With the KPIs agreed upon (they’ll differ from place to place according to the overall challenge of the organization), the leader can create a university: every week, a member of the management team will present a PDCA report to the rest of the team on how a small, specific problem relating to a general indicator was solved:
If these “university” presentations occur regularly, managers will gain confidence in their ability to solve problems, to discuss these with their colleagues, and to train their own direct reports in a similar way.
Beyond the need for regularity and persistence, there are two tips we can take from Toyota here:
This second element of the “go and see” workplace practice is essential to move forward: you cannot do kaizen without respect, and you cannot show respect without kaizen. Hopping on one foot will eventually lead you to stumble.
We saw the effectiveness of this approach during our visit to Toyota’s South African plant, where an A3 sheet clearly showed the various steps of the value chain, as well as:
This simple A3 document summarized the whole progress of one line in a specific, concise, step-by-step way and described the path taken, not just the results achieved. Both the journey and the outcome matter equally.
Given the level of pressure and reliance placed on leaders, formulating any standard work for them might sound over-simplistic. Leaders must manage hearts, minds and hands. They must deal with politics as skillfully as they must solve technical problems. They must consider every person and analyze every situation as unique.
However, we believe there are some specific skills that leaders can learn to deepen their understanding of lean management, to change others by changing themselves through daily practices, and to transform their organizations. As the African proverb goes: If you want to go fast, go alone; if you want to go far, go together. “Go and see” practices and problem solving are specific skills we can use to go far, together.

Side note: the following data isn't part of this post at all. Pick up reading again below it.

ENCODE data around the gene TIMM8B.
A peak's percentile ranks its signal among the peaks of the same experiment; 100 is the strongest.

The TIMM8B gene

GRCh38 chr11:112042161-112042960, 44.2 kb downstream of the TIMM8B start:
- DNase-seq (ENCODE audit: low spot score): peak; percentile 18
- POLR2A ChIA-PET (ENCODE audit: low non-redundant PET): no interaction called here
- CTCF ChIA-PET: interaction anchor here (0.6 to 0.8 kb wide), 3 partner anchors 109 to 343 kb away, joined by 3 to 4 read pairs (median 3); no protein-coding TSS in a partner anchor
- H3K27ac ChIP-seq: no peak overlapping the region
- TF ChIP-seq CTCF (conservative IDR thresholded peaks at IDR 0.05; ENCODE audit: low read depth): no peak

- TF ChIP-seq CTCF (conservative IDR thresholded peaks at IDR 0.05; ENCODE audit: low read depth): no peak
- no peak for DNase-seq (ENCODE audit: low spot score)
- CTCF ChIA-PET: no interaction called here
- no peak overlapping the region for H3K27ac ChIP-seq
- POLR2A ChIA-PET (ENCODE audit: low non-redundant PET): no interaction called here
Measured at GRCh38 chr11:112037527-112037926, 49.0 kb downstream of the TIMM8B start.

Michael Ballé is co-founder of the Institut Lean France. An associate researcher at Telecom ParisTech, he holds a doctorate from the Sorbonne in Social Sciences and Knowledge Sciences. Michael is a best-selling author and an engaging speaker, and managing partner of ESG Consultants. He also works as a lean executive coach in various fields, from manufacturing to engineering, services to healthcare.
Denise Bennett supports the lean transformation effort at City of Melbourne. Denise has a nursing background and first learned about lean while in healthcare. She was one of the team at Flinders Medical Centre, Adelaide, the hospital that pioneered the application of lean in Australia, transforming the way patient care was delivered. Denise went on to help many other health services across the world, improve patient flow and the quality of care through a lean thinking. Over the past five years she has translated what she learned in healthcare into a local government setting. Denise was a founding member of the Australasian Lean Healthcare Network and continues to serve on the executive board. She is also a faculty member of Lean Enterprise Australia and for the past two years she has convened the annual Lean Thinking and Practice Summit.
After qualifying as a civil engineer, Peter Handlinger worked in the coastal engineering field. Thereafter he moved on to the multidisciplinary project management environment within the petrochemical industry. It was here that his appreciation of the interaction between people and machinery was developed. Subsequent to this Peter started his career with Toyota South Africa as the Group Training Manager. He stayed with the company for over 14 years, ultimately assuming the position of General Manager of Production Control & Logistics. Today Peter works as an executive and manager coach, after founding his own company, Turnstone, in 2008.